Michael Lewyn's blog

Michael Lewyn is an assistant professor at Touro Law Center in Long Island.
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Form-Based Codes Lite

There may be a way to supply some of the benefits of form-based codes without heavy-handed aesthetic regulation. In theory, a form-based code could be limited to verifiable characteristics such as setbacks, yard types, building height, frontage size and lot coverage.

Yes You Can (Get Groceries Without A Car)

Shopping for bulky items can be one of the challenges of living car free. Here are three of the best ways I've found for dealing with the problem.

Density Reduces Driving (Even At Pretty High Densities)

Research supports the argument that increased densities reduce vehicle miles traveled, even in areas with minimal transit service.

Do Environmentalists Feed The Fire of Climate Change Denial?

Despite the extreme weather events of the past year, most Americans are still not persuaded that climate change is primarily the result of human activity. Why not?

No, Cars Are NOT Greener than Buses (Even Almost-Empty Ones)

Even in cities without world-class transit systems, transit can reduce car ownership to some extent.

The Not-So-Libertarian Argument For Sprawl

In the 1990s, most public argument about suburban expansion was pretty simple. Environmentalists argued that sprawl increased pollution, while their opponents responded by invoking the free market.   Environmentalists and other sprawl critics (including myself) responded that sprawl is the result less of the free market than of government subsidy and regulation

Recently I have started to notice hints of a not-so-libertarian argument for sprawl: that pro-sprawl government policies such as highway construction open up real estate for development, and thus make housing affordable.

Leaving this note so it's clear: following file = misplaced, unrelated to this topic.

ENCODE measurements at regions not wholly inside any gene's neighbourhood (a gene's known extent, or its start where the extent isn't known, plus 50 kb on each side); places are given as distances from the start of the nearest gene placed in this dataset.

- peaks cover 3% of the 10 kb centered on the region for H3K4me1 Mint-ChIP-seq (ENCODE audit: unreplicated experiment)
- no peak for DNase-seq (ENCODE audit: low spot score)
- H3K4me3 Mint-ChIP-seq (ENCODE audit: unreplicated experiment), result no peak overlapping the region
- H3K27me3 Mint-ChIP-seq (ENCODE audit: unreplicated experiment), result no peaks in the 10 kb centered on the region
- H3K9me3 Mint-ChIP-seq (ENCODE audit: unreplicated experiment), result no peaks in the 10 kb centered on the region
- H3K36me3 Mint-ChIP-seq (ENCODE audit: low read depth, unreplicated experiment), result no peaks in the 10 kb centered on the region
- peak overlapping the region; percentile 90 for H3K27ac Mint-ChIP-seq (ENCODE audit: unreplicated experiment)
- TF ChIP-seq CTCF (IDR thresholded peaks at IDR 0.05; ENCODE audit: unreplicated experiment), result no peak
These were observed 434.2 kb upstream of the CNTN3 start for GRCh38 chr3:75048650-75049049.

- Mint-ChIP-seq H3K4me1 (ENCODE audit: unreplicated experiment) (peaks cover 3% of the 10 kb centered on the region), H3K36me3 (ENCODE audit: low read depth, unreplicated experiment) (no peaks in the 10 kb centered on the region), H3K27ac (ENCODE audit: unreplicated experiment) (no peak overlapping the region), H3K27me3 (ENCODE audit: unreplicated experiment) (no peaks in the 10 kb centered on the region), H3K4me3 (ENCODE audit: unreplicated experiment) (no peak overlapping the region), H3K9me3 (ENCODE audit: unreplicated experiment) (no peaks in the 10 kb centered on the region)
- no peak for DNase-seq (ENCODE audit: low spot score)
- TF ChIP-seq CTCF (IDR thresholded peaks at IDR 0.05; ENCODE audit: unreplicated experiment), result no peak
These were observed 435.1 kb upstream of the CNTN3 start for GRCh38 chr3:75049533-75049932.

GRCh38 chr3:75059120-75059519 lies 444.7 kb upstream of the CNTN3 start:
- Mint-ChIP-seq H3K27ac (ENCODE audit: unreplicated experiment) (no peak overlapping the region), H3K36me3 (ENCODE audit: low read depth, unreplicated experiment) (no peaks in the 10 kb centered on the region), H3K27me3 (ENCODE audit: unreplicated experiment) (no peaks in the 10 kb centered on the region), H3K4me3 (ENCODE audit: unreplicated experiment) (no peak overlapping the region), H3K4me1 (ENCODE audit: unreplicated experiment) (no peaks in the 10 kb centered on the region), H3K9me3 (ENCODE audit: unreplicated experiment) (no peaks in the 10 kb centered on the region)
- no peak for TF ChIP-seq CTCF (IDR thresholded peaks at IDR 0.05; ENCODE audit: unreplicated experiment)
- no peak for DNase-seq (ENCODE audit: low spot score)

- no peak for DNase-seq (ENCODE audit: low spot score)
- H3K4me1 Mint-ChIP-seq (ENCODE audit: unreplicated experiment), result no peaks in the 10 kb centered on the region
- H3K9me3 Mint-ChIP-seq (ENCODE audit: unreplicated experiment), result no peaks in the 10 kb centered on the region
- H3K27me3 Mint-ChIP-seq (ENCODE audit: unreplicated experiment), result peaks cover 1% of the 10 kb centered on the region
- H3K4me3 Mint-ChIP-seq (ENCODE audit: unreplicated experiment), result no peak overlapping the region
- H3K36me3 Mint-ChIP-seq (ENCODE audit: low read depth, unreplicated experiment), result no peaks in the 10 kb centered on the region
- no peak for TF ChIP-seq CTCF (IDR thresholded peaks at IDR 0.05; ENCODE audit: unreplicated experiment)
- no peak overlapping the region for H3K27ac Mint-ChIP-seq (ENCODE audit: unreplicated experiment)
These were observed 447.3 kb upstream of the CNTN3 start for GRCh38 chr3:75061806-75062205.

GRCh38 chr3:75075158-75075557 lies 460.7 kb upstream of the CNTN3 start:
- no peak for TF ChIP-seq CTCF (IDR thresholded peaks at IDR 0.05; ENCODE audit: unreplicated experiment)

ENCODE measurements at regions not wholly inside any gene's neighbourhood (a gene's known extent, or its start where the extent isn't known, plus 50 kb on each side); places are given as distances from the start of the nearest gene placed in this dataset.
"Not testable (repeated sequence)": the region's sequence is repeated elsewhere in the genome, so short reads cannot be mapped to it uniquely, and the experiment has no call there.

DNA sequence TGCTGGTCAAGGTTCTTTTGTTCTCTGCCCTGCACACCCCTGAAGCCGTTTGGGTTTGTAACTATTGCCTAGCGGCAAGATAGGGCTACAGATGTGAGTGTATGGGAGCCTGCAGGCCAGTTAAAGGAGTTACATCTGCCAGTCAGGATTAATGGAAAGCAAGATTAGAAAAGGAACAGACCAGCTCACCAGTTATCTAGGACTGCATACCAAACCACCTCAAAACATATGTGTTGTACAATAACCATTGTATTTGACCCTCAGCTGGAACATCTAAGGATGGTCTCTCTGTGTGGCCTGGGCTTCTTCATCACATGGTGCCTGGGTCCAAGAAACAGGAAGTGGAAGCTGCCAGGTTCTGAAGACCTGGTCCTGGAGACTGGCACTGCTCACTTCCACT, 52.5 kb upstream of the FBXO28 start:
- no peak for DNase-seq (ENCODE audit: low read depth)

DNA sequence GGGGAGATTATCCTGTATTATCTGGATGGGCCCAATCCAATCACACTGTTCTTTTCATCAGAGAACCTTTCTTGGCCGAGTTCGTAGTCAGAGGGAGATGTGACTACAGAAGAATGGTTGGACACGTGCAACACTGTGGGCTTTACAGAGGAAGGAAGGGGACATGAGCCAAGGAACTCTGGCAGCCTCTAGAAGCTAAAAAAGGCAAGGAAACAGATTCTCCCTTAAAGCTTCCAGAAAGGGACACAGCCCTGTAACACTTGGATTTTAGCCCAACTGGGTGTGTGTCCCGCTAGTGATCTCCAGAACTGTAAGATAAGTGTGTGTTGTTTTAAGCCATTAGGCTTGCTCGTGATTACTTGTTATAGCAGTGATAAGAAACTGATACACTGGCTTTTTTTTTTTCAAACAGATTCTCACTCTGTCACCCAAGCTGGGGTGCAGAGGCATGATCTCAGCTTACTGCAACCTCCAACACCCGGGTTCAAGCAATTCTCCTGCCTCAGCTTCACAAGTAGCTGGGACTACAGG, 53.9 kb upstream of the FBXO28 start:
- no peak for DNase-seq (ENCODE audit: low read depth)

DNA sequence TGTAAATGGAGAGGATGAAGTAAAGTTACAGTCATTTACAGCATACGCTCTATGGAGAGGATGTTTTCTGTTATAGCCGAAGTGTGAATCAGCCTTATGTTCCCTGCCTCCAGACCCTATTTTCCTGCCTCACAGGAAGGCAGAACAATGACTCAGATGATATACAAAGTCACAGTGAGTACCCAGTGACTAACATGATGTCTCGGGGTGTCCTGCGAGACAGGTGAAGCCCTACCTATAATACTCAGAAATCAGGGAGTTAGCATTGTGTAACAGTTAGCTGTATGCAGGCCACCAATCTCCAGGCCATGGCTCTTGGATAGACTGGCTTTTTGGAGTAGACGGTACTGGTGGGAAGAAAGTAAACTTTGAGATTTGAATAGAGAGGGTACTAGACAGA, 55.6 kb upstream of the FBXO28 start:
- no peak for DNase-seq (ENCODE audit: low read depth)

Two Cheers for Romney

The conventional wisdom among Americans who spend lots of time thinking about public transit is that four more years of Obama will be good news, and the election of the Romney-Ryan ticket would be bad.  I have to admit that this belief is by no means completely irrational: after all, President Romney will be much less likely than President Obama to veto a transportation bill passed by a Republican Congress, and might propose a mere austere budget than President Obama.   Nevertheless, I think there are good reasons to believe otherwise. 

NIMBY Zoning And the Tragedy Of The Commons

Decades ago, ecologist Garrett Hardin wrote about the "tragedy of the commons"- when an action that is rational for one person becomes irrational when widely practiced. 

For example, suppose that there are a few dozen cattle ranchers near a pasture open to all.  It makes sense for each rancher to let as many cattle graze as possible on the pasture, so that the ranchers can feed their cattle without buying additional land.  But if every rancher lets as many cattle as possible graze, sooner or later the land will be overgrazed and the cattle may starve.

A Tale of Three Lobbies

In the early 1990s, transportation politics at both the state and federal levels was often fairly simple: an all-powerful Road Gang (made up of real estate developers and road contractors) typically got whatever it wanted, rolling over a much weaker pro-transit coalition of environmentalists and urban politicians.

Traffic deaths, safety and suburbia, Part 2

A couple of months ago, I wrote a blog post comparing the safety of inner suburbs and outer suburbs. (See http://www.planetizen.com/node/56468 )

My post showed that (in least in the metropolitan areas I looked at) inner suburbs were safer than outer suburbs, because violent deaths from murder and traffic combined were lower in the former.